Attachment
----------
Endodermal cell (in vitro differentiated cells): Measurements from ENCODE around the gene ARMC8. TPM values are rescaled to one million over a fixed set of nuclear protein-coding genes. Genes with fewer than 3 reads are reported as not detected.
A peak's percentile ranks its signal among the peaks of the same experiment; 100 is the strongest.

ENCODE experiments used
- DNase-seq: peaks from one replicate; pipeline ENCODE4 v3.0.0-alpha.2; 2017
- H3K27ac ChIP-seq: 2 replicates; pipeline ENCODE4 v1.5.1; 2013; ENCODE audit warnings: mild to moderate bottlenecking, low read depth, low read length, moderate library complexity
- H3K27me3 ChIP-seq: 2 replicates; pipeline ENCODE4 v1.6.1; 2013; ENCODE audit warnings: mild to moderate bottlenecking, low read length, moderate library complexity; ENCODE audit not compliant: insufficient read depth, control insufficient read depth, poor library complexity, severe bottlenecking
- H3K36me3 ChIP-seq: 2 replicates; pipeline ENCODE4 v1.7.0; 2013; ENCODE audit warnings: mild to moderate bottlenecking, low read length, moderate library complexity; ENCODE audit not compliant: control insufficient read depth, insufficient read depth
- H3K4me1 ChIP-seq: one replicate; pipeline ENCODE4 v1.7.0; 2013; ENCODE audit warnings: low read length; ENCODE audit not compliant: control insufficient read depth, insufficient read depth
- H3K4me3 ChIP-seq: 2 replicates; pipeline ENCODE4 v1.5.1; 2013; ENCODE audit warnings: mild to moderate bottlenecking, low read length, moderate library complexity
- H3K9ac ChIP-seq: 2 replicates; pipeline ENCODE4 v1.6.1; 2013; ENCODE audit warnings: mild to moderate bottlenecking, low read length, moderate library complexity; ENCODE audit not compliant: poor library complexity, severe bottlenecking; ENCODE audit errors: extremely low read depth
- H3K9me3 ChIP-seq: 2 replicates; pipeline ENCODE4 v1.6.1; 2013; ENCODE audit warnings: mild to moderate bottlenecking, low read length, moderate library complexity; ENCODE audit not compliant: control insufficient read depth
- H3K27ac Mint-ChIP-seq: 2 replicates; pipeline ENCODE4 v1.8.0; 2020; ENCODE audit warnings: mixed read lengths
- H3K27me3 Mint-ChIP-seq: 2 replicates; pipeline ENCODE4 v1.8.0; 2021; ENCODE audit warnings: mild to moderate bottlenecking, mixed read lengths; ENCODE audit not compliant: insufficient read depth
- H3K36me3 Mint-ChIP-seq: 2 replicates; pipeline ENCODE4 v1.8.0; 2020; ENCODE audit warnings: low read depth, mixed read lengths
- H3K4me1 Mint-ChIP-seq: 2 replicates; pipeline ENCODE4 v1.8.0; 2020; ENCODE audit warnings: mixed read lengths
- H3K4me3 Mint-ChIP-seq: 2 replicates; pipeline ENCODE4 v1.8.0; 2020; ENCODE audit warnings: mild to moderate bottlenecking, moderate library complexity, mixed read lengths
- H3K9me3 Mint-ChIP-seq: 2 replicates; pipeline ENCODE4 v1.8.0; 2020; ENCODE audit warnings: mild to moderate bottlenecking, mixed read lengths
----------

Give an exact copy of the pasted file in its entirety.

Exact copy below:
Endodermal cell (in vitro differentiated cells): Measurements from ENCODE around the gene ARMC8. TPM values are rescaled to one million over a fixed set of nuclear protein-coding genes. Genes with fewer than 3 reads are reported as not detected.
A peak's percentile ranks its signal among the peaks of the same experiment; 100 is the strongest.

ENCODE experiments used
- DNase-seq: peaks from one replicate; pipeline ENCODE4 v3.0.0-alpha.2; 2017
- H3K27ac ChIP-seq: 2 replicates; pipeline ENCODE4 v1.5.1; 2013; ENCODE audit warnings: mild to moderate bottlenecking, low read depth, low read length, moderate library complexity
- H3K27me3 ChIP-seq: 2 replicates; pipeline ENCODE4 v1.6.1; 2013; ENCODE audit warnings: mild to moderate bottlenecking, low read length, moderate library complexity; ENCODE audit not compliant: insufficient read depth, control insufficient read depth, poor library complexity, severe bottlenecking
- H3K36me3 ChIP-seq: 2 replicates; pipeline ENCODE4 v1.7.0; 2013; ENCODE audit warnings: mild to moderate bottlenecking, low read length, moderate library complexity; ENCODE audit not compliant: control insufficient read depth, insufficient read depth
- H3K4me1 ChIP-seq: one replicate; pipeline ENCODE4 v1.7.0; 2013; ENCODE audit warnings: low read length; ENCODE audit not compliant: control insufficient read depth, insufficient read depth
- H3K4me3 ChIP-seq: 2 replicates; pipeline ENCODE4 v1.5.1; 2013; ENCODE audit warnings: mild to moderate bottlenecking, low read length, moderate library complexity
- H3K9ac ChIP-seq: 2 replicates; pipeline ENCODE4 v1.6.1; 2013; ENCODE audit warnings: mild to moderate bottlenecking, low read length, moderate library complexity; ENCODE audit not compliant: poor library complexity, severe bottlenecking; ENCODE audit errors: extremely low read depth
- H3K9me3 ChIP-seq: 2 replicates; pipeline ENCODE4 v1.6.1; 2013; ENCODE audit warnings: mild to moderate bottlenecking, low read length, moderate library complexity; ENCODE audit not compliant: control insufficient read depth
- H3K27ac Mint-ChIP-seq: 2 replicates; pipeline ENCODE4 v1.8.0; 2020; ENCODE audit warnings: mixed read lengths
- H3K27me3 Mint-ChIP-seq: 2 replicates; pipeline ENCODE4 v1.8.0; 2021; ENCODE audit warnings: mild to moderate bottlenecking, mixed read lengths; ENCODE audit not compliant: insufficient read depth
- H3K36me3 Mint-ChIP-seq: 2 replicates; pipeline ENCODE4 v1.8.0; 2020; ENCODE audit warnings: low read depth, mixed read lengths
- H3K4me1 Mint-ChIP-seq: 2 replicates; pipeline ENCODE4 v1.8.0; 2020; ENCODE audit warnings: mixed read lengths
- H3K4me3 Mint-ChIP-seq: 2 replicates; pipeline ENCODE4 v1.8.0; 2020; ENCODE audit warnings: mild to moderate bottlenecking, moderate library complexity, mixed read lengths
- H3K9me3 Mint-ChIP-seq: 2 replicates; pipeline ENCODE4 v1.8.0; 2020; ENCODE audit warnings: mild to moderate bottlenecking, mixed read lengths